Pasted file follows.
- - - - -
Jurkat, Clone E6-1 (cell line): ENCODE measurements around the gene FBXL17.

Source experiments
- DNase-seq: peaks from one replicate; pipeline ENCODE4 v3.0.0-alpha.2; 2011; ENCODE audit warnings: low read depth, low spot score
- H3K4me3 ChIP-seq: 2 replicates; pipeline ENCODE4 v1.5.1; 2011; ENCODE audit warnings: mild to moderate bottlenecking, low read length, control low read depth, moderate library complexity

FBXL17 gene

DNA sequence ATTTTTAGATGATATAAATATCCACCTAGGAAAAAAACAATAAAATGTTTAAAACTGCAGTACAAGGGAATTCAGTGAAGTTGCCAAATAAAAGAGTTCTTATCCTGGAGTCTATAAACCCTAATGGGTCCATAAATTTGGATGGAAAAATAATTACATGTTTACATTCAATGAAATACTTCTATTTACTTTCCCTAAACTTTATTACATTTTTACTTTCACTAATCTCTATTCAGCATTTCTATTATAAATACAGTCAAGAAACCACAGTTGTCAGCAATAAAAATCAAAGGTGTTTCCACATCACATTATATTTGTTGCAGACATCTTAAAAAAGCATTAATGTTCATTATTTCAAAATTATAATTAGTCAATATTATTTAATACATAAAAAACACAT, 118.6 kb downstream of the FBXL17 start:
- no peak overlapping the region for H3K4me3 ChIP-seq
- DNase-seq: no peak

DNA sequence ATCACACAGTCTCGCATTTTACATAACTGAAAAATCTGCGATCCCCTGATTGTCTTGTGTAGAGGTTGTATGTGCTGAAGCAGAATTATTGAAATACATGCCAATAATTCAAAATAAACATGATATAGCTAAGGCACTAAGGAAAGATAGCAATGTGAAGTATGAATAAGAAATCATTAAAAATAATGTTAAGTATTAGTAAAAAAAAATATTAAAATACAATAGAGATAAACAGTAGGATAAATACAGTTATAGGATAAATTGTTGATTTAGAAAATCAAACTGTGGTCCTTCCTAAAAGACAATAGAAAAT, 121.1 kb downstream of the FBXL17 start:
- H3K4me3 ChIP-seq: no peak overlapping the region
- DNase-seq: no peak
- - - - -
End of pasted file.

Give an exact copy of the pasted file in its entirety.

Jurkat, Clone E6-1 (cell line): ENCODE measurements around the gene FBXL17.

Source experiments
- DNase-seq: peaks from one replicate; pipeline ENCODE4 v3.0.0-alpha.2; 2011; ENCODE audit warnings: low read depth, low spot score
- H3K4me3 ChIP-seq: 2 replicates; pipeline ENCODE4 v1.5.1; 2011; ENCODE audit warnings: mild to moderate bottlenecking, low read length, control low read depth, moderate library complexity

FBXL17 gene

DNA sequence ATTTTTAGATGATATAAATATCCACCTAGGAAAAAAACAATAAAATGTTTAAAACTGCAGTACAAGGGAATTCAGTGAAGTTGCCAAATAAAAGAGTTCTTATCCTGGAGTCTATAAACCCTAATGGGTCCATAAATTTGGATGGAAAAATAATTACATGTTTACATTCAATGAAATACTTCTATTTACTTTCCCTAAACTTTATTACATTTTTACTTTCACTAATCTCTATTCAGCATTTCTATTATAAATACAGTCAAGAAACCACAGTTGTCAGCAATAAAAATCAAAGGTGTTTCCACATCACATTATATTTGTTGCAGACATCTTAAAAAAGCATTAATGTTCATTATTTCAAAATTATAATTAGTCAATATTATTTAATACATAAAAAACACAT, 118.6 kb downstream of the FBXL17 start:
- no peak overlapping the region for H3K4me3 ChIP-seq
- DNase-seq: no peak

DNA sequence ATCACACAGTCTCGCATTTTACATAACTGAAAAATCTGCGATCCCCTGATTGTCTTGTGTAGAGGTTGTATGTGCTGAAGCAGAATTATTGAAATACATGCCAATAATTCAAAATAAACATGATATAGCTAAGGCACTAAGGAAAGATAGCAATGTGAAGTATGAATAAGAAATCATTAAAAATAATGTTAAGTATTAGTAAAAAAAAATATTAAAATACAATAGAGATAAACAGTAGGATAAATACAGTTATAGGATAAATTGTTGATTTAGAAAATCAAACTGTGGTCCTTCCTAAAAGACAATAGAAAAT, 121.1 kb downstream of the FBXL17 start:
- H3K4me3 ChIP-seq: no peak overlapping the region
- DNase-seq: no peak